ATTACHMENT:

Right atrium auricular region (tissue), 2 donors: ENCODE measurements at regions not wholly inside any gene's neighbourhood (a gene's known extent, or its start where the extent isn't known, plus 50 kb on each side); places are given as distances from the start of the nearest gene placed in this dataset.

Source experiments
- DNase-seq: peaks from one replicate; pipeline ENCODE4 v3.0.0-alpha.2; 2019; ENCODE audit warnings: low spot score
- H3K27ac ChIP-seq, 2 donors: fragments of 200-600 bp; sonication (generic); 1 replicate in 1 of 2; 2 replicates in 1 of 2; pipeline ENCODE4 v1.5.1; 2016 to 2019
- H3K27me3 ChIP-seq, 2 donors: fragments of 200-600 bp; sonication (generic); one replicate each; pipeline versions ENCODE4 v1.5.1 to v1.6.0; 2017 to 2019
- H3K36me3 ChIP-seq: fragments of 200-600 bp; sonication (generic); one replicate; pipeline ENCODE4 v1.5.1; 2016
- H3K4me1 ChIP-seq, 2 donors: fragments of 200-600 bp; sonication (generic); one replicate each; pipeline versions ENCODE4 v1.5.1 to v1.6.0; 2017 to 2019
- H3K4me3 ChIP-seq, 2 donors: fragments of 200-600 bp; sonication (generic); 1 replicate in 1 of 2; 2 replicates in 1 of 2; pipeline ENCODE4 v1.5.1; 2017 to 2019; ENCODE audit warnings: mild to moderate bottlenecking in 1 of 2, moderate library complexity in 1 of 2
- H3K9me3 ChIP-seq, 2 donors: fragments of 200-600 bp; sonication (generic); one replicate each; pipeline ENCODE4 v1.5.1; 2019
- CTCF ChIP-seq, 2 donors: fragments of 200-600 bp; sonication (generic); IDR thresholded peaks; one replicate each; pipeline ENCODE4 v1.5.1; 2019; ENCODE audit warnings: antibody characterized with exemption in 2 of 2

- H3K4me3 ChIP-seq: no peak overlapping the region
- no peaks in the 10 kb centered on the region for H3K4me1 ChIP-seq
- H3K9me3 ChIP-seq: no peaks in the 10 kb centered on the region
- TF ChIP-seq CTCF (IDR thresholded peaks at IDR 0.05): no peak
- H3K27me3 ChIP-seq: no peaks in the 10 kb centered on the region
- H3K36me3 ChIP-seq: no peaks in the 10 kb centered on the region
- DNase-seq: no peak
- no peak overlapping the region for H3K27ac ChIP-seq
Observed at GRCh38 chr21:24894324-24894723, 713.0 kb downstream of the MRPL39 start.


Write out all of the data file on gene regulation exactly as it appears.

Right atrium auricular region (tissue), 2 donors: ENCODE measurements at regions not wholly inside any gene's neighbourhood (a gene's known extent, or its start where the extent isn't known, plus 50 kb on each side); places are given as distances from the start of the nearest gene placed in this dataset.

Source experiments
- DNase-seq: peaks from one replicate; pipeline ENCODE4 v3.0.0-alpha.2; 2019; ENCODE audit warnings: low spot score
- H3K27ac ChIP-seq, 2 donors: fragments of 200-600 bp; sonication (generic); 1 replicate in 1 of 2; 2 replicates in 1 of 2; pipeline ENCODE4 v1.5.1; 2016 to 2019
- H3K27me3 ChIP-seq, 2 donors: fragments of 200-600 bp; sonication (generic); one replicate each; pipeline versions ENCODE4 v1.5.1 to v1.6.0; 2017 to 2019
- H3K36me3 ChIP-seq: fragments of 200-600 bp; sonication (generic); one replicate; pipeline ENCODE4 v1.5.1; 2016
- H3K4me1 ChIP-seq, 2 donors: fragments of 200-600 bp; sonication (generic); one replicate each; pipeline versions ENCODE4 v1.5.1 to v1.6.0; 2017 to 2019
- H3K4me3 ChIP-seq, 2 donors: fragments of 200-600 bp; sonication (generic); 1 replicate in 1 of 2; 2 replicates in 1 of 2; pipeline ENCODE4 v1.5.1; 2017 to 2019; ENCODE audit warnings: mild to moderate bottlenecking in 1 of 2, moderate library complexity in 1 of 2
- H3K9me3 ChIP-seq, 2 donors: fragments of 200-600 bp; sonication (generic); one replicate each; pipeline ENCODE4 v1.5.1; 2019
- CTCF ChIP-seq, 2 donors: fragments of 200-600 bp; sonication (generic); IDR thresholded peaks; one replicate each; pipeline ENCODE4 v1.5.1; 2019; ENCODE audit warnings: antibody characterized with exemption in 2 of 2

- H3K4me3 ChIP-seq: no peak overlapping the region
- no peaks in the 10 kb centered on the region for H3K4me1 ChIP-seq
- H3K9me3 ChIP-seq: no peaks in the 10 kb centered on the region
- TF ChIP-seq CTCF (IDR thresholded peaks at IDR 0.05): no peak
- H3K27me3 ChIP-seq: no peaks in the 10 kb centered on the region
- H3K36me3 ChIP-seq: no peaks in the 10 kb centered on the region
- DNase-seq: no peak
- no peak overlapping the region for H3K27ac ChIP-seq
Observed at GRCh38 chr21:24894324-24894723, 713.0 kb downstream of the MRPL39 start.